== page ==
Welcome to Scottish Genealogy Tips And Tidbits

A wee bit of info to help you in your journey to discover your Scottish Ancestors and maybe even crack a brick wall or two!

Tuesday, 30 October 2012

Theatre Ancestors?

If you have ancestors who worked in the theatre, you may find this  database from the National Library of Scotland of  interest:


The database contains an extensive collection of programmes, playbills and posters.

The Empress Of Ireland

The RMS Empress of Ireland was commissioned by CP Steamships to undertake the cross Atlantic voyage, moving passengers between Great Britain (Liverpool, England) and Quebec City in Canada.  The Empress of Ireland was built in Glasgow by the Fairfield Shipbuilding Company (Govan) and was first launched in 1906. Information about The Fairfield Shipbuilding and Engineering Company archives can be found on the National Archives website: http://www.nationalarchives.gov.uk/nra/searches/subjectView.asp?ID=B6299

The Empress of Ireland was one of several ships of its time moving immigrants from the British Isles to their newly anticipated lives in Canada. They also took many of those same immigrants back home to conduct business or visit family left behind. These large ocean liners allowed the less affluent to travel abroad at reasonable cost.  

Between the time of its launch in 1906 and the fateful sinking on May 29th 1914, The Empress of Ireland had completed 95 round trips crossing from Liverpool to Quebec City (or on occasion Halifax).  On May 29th, 1914, her first run of the season, and her 96th voyage overall, The Empress of Ireland left the port of Old Quebec and sailed along the St. Lawrence on her way out to sea. It was 2 a.m. on a calm, somewhat foggy night. The pilot ship had just left the larger vessel, which was still fairly close to shore. Captain Henry Kendall was aware of another ship plying the same river, but in his estimation, the other ship was several miles away. What happened next is up for speculation, depending on whether the information is relayed by CP Steamships or the Norwegian Company, but in fairly short order, the two vessels collided, with the SS Storstad, a coal-bearing cargo ship ramming the Empress of Ireland mid-ship and causing the passenger ship to break apart, take on water and within 14 minutes, sink to the bottom of the river. 1,012 lives were lost that fateful night: 840 passengers and 172 crew members. This makes the sinking of the Empress of Ireland the worst marine disaster in Canada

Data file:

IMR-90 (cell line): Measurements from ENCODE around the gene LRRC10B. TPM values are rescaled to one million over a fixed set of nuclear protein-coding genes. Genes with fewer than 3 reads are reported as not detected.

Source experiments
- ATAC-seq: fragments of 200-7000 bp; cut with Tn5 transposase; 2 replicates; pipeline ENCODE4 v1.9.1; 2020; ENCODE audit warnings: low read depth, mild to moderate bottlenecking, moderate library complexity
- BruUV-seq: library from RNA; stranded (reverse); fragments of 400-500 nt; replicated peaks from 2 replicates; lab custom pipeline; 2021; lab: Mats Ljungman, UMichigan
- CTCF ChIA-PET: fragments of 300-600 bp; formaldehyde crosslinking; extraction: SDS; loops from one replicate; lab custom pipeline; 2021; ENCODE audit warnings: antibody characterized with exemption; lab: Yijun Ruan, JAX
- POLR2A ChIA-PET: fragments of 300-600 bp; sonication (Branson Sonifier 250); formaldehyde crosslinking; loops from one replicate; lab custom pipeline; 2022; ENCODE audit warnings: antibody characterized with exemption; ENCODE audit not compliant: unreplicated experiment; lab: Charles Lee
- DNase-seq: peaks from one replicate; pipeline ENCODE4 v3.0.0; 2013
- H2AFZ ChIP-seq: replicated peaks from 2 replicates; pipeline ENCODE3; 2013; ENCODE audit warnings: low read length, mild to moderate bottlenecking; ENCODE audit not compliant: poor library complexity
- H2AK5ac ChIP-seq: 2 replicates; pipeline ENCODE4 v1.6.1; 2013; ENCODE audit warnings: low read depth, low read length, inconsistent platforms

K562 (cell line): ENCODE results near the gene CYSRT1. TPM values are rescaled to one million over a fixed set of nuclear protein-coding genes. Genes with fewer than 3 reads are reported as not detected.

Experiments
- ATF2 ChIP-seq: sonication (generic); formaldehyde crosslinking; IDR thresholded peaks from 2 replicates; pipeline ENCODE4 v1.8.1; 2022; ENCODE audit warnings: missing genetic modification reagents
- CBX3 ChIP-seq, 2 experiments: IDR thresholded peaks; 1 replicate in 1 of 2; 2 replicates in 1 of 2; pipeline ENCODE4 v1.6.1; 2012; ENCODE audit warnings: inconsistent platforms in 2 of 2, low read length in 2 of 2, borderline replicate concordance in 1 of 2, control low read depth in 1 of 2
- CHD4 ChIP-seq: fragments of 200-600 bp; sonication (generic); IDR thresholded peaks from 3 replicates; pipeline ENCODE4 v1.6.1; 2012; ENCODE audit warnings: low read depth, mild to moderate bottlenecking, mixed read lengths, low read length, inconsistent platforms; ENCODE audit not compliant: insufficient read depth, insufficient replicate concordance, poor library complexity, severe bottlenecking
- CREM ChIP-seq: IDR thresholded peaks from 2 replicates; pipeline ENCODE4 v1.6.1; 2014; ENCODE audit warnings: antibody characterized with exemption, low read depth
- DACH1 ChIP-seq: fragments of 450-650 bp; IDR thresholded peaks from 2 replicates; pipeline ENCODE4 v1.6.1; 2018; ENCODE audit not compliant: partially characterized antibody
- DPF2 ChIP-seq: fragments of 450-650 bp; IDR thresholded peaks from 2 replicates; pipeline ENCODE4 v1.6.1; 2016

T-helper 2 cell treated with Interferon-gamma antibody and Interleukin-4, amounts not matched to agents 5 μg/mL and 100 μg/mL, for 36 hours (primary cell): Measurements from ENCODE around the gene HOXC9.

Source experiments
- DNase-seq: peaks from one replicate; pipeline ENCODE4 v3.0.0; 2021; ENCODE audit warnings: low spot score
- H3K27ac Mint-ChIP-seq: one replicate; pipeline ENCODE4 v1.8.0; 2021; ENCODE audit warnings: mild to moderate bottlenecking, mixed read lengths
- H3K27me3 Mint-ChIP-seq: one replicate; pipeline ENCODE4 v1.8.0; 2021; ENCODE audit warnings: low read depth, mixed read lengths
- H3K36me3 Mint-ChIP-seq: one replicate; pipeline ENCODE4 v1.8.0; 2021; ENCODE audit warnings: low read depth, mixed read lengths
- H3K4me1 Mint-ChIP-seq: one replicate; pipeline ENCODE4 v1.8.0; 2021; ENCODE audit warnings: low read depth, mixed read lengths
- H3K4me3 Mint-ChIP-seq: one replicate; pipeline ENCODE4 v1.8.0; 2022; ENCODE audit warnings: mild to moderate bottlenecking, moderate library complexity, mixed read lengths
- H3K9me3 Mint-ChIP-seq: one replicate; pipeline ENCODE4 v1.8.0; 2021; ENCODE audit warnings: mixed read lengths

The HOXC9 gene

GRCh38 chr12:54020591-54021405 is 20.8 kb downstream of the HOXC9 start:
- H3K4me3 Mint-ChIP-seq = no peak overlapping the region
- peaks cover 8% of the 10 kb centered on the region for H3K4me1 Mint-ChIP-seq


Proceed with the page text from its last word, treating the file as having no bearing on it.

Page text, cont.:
The wreck of the passenger ship lies in 40 metres of water. The artefacts that were recovered by the dive team hired by CP Steamships are now to be brought back to Canada and housed at the Museum of Civilization in Hull. http://www.ottawacitizen.com/news/ottawa/Museum+Civilization+finally+acquires+Empress+Ireland/7461001/story.html

There was a Marine Court of Inquiry launched into the accident and some of the transcripts from that inquiry can be found at: http://ied.dippam.ac.uk/records/38706 

There were 64 witnesses called at this inquiry. The blame was placed with the Storstad. The results of the inquiry, presided over by British Admiralty Judge, Lord Mersey were that the Court ordered the Norwegian Company to pay Canadian Pacific's damage claims.  

Memorials for lost lives have been erected in Rimouski where many of the victims were buried, as well as in Toronto. http://torontocemeteries.blogspot.ca/2012/05/today-in-history-empress-of-ireland.html 

If your ancestor was one of the passengers who lost their life that fateful night, the following websites may be of interest to you: 

Crew List for Empress of Ireland


Monday, 29 October 2012

Book Review

Susan Davis, Communications Director of the British Isles Family History Society of Greater Ottawa(BIFHSGO) has graciously prepared a review of my new book:

Woodcock, Christine. In Search of Your Scottish Ancestors: Search Your Roots; Discover Your Heritage, Ontario. 2012. 56 pp. ISBN 978-0-9917500-0-9 Paperbound.
When Christine Woodcock told me she was publishing a book on researching in Scotland, I immediately wanted a copy. Still feeling a bit timid about crossing the pond to look for my Angus, Glendinning and Bell ancestors in Scotland, this how-to book is a welcome addition to my bookshelf. 

Packed with useful information, it is organized into a series of chapters that takes you from starting your search to providing advice on ancestral tourism. Written in an informative but friendly manner, the book is based on Christine’s first-hand experience as a researcher and educator. Each year, Scottish-born Christine, leads a group of family history researchers on Genealogy Tours of Scotland.